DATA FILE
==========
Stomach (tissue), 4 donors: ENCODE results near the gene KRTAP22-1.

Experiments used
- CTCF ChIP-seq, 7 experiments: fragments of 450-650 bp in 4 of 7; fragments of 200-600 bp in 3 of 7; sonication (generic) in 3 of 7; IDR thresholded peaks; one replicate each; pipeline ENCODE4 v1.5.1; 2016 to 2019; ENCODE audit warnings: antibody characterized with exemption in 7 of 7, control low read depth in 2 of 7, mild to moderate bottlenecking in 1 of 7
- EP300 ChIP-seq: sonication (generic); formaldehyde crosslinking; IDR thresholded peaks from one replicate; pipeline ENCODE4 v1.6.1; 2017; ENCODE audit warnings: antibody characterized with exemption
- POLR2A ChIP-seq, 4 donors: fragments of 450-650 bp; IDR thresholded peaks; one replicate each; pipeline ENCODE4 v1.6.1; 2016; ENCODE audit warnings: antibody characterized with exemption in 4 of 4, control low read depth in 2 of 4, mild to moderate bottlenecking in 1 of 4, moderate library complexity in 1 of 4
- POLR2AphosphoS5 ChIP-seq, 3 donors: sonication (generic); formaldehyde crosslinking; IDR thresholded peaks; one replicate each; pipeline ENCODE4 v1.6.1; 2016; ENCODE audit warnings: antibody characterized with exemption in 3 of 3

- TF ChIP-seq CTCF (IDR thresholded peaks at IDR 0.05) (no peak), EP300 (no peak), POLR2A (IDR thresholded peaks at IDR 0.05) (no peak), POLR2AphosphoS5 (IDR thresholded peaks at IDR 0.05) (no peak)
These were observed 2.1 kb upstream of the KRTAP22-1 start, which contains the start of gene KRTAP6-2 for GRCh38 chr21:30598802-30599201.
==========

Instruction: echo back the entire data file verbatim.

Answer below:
Stomach (tissue), 4 donors: ENCODE results near the gene KRTAP22-1.

Experiments used
- CTCF ChIP-seq, 7 experiments: fragments of 450-650 bp in 4 of 7; fragments of 200-600 bp in 3 of 7; sonication (generic) in 3 of 7; IDR thresholded peaks; one replicate each; pipeline ENCODE4 v1.5.1; 2016 to 2019; ENCODE audit warnings: antibody characterized with exemption in 7 of 7, control low read depth in 2 of 7, mild to moderate bottlenecking in 1 of 7
- EP300 ChIP-seq: sonication (generic); formaldehyde crosslinking; IDR thresholded peaks from one replicate; pipeline ENCODE4 v1.6.1; 2017; ENCODE audit warnings: antibody characterized with exemption
- POLR2A ChIP-seq, 4 donors: fragments of 450-650 bp; IDR thresholded peaks; one replicate each; pipeline ENCODE4 v1.6.1; 2016; ENCODE audit warnings: antibody characterized with exemption in 4 of 4, control low read depth in 2 of 4, mild to moderate bottlenecking in 1 of 4, moderate library complexity in 1 of 4
- POLR2AphosphoS5 ChIP-seq, 3 donors: sonication (generic); formaldehyde crosslinking; IDR thresholded peaks; one replicate each; pipeline ENCODE4 v1.6.1; 2016; ENCODE audit warnings: antibody characterized with exemption in 3 of 3

- TF ChIP-seq CTCF (IDR thresholded peaks at IDR 0.05) (no peak), EP300 (no peak), POLR2A (IDR thresholded peaks at IDR 0.05) (no peak), POLR2AphosphoS5 (IDR thresholded peaks at IDR 0.05) (no peak)
These were observed 2.1 kb upstream of the KRTAP22-1 start, which contains the start of gene KRTAP6-2 for GRCh38 chr21:30598802-30599201.